Student - 3 mei 2017

Guide for foreign students: 4 and 5 May explained

tekst:
Ton van den Born,Vincent Koperdraat

Chances are that, as a foreign student, you don’t exactly know what’s happening on the 4th and 5th of May. Resource brings you up to speed on these historically important days.

Liberation Day in Wageningen last year (Photo: Sven Menschel)

On 5 May 1945, the Netherlands was liberated from occupation by Nazi Germany. Ever since, the country celebrates its freedom and pays attention to present-day human rights abuses around the world every year on that day – Liberation Day. This is preceded by memorial ceremonies on the evening of 4 May, in which the Dutch remember their fallen during World War II as well as later wars and peace missions.

Ceremonies
These ceremonies take place in many cities, including Wageningen, but the biggest is the National Commemoration on Dam Square in Amsterdam, attended by King Willem-Alexander and Queen Máxima. This ceremony is open to the public and is broadcast live on television from 18:45. On the Grebbeberg, a hill in Rhenen near Wageningen where battles were fought and a war cemetery is located, a big memorial service is held between 19:00 and 21:00.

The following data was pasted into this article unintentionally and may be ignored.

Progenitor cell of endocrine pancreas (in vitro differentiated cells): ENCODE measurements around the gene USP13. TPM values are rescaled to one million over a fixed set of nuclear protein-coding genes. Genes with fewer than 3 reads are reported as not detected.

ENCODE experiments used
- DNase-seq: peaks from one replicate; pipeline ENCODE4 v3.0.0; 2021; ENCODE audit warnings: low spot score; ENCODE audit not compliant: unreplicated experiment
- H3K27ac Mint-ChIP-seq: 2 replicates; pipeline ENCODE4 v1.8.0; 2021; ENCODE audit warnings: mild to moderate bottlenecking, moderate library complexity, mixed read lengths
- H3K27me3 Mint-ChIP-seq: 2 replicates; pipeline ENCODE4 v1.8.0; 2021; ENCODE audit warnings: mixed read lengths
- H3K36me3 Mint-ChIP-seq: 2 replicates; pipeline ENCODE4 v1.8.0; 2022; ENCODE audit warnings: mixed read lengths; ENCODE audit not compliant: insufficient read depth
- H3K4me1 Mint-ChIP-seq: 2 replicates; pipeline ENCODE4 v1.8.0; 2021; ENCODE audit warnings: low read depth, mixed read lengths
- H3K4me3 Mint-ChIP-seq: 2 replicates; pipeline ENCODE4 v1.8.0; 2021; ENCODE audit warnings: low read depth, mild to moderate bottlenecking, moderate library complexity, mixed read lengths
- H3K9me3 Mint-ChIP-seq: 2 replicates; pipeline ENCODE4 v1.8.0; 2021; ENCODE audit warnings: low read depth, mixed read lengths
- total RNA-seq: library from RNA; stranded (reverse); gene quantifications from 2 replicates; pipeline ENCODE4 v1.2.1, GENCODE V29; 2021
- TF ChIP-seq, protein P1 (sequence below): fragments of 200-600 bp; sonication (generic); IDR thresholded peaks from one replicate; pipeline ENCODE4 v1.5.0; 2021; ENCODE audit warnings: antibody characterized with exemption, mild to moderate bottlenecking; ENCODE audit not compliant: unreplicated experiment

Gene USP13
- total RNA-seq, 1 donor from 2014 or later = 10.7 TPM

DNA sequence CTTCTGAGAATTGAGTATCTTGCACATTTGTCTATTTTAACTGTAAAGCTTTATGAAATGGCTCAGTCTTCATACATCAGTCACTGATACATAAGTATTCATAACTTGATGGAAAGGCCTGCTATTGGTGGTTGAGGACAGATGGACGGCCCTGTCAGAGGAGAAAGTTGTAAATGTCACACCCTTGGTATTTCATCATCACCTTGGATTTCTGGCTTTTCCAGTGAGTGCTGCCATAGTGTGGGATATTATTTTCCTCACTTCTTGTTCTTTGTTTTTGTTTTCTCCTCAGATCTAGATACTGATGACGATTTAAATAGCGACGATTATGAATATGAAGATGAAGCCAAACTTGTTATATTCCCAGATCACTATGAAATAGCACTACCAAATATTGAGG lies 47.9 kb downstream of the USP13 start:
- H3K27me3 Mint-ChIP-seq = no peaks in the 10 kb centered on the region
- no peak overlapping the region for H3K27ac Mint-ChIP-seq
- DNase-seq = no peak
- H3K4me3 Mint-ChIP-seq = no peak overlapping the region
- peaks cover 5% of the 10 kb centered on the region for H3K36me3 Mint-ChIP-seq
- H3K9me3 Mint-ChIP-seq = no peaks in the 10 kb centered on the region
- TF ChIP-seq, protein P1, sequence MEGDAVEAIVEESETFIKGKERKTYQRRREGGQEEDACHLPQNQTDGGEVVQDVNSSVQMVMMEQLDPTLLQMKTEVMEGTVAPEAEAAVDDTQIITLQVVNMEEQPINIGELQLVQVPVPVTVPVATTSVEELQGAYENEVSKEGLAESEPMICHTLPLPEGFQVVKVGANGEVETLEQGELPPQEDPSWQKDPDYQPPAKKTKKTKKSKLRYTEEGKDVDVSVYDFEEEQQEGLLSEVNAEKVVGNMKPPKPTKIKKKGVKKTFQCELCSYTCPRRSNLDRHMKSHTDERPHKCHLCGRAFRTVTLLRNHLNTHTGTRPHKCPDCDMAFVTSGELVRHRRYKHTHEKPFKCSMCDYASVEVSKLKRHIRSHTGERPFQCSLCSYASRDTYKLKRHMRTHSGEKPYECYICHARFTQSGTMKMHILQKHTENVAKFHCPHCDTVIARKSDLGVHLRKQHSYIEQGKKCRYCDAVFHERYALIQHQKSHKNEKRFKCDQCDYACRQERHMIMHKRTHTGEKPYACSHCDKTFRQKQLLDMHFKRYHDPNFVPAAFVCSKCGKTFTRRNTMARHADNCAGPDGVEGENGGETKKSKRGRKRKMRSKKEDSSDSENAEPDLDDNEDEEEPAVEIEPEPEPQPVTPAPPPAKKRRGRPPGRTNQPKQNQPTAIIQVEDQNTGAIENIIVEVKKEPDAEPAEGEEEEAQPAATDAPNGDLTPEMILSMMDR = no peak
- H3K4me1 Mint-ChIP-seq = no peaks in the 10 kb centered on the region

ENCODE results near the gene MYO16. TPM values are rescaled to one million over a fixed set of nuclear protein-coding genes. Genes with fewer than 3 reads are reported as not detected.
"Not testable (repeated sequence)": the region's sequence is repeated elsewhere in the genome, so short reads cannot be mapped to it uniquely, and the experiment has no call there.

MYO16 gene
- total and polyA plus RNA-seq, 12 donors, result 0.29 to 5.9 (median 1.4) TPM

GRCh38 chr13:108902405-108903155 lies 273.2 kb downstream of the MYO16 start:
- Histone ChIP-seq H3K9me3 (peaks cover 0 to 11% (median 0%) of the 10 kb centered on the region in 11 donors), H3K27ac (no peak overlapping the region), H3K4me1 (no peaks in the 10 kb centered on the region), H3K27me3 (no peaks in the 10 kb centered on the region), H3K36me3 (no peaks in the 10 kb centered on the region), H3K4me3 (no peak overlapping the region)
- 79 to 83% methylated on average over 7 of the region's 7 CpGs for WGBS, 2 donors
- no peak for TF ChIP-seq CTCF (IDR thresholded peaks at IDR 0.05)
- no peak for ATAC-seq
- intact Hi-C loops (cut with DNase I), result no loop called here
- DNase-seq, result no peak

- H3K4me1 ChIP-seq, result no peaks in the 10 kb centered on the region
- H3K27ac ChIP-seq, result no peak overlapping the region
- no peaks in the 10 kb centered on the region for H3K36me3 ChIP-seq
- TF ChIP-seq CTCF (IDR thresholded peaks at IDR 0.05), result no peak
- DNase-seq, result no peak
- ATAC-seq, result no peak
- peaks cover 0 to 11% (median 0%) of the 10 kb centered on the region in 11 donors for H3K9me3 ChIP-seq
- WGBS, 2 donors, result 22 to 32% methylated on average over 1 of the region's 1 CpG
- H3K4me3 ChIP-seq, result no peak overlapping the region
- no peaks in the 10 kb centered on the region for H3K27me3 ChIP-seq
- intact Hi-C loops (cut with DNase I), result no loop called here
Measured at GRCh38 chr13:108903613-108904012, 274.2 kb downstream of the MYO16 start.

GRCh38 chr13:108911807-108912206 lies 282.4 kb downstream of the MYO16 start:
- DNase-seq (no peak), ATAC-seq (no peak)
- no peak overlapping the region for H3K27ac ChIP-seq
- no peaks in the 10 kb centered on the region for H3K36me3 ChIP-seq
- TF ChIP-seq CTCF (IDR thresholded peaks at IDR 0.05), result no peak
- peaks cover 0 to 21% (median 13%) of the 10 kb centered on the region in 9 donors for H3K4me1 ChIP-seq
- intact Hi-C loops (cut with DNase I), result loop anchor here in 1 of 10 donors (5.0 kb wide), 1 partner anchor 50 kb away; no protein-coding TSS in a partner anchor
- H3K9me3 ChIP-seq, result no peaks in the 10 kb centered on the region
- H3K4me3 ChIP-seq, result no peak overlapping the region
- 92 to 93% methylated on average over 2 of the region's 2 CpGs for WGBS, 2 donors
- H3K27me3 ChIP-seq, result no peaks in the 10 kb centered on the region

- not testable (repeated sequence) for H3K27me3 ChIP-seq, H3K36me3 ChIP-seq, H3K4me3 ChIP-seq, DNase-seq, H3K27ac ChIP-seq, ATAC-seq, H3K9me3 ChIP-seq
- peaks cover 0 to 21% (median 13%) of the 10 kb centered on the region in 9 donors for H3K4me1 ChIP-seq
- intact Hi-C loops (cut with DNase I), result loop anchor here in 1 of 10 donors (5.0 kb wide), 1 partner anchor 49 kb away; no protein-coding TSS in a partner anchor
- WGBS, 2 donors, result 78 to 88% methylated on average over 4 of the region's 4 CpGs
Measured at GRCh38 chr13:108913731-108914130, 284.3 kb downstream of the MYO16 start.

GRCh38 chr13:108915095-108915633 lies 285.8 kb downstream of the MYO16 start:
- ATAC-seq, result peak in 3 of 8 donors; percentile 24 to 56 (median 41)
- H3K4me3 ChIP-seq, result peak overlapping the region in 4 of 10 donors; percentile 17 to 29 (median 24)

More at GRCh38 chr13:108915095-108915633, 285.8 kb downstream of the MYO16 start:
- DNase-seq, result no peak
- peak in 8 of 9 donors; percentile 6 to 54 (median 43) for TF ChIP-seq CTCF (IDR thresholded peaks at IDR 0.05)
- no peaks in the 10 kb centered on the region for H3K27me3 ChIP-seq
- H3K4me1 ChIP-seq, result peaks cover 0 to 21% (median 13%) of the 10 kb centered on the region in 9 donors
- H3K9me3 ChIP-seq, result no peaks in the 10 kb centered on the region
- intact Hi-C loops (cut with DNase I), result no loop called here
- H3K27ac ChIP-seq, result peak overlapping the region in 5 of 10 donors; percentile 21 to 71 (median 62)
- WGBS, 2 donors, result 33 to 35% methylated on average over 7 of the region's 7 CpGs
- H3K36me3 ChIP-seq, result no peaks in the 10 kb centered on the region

At 20:00 on 4 May, two minutes’ silence is observed throughout the Netherlands. Trains and buses stop, car drivers look for a carpark, sports matches are interrupted and (most) children sit silently in front of the television with their parents.

The next day, Liberation Day, is an official holiday and many people have a day off. There are liberation festivals in 14 cities, and Wageningen is among them. Wageningen is an important location on this day, because the capitulation treaty was signed here in Hotel De Wereld.

Practical tips
Liberation Day is the busiest day of the year in Wageningen, with about 120,000 visitors. The city centre is completely closed to traffic, so come by bus, bike or on foot. There are guarded bicycle parking places. Admission to the festival itself is free, but your bag may be checked at the entrance: no glass, tins or plastic bottles are allowed. Do count on long queues – and that goes for the toilets as well.


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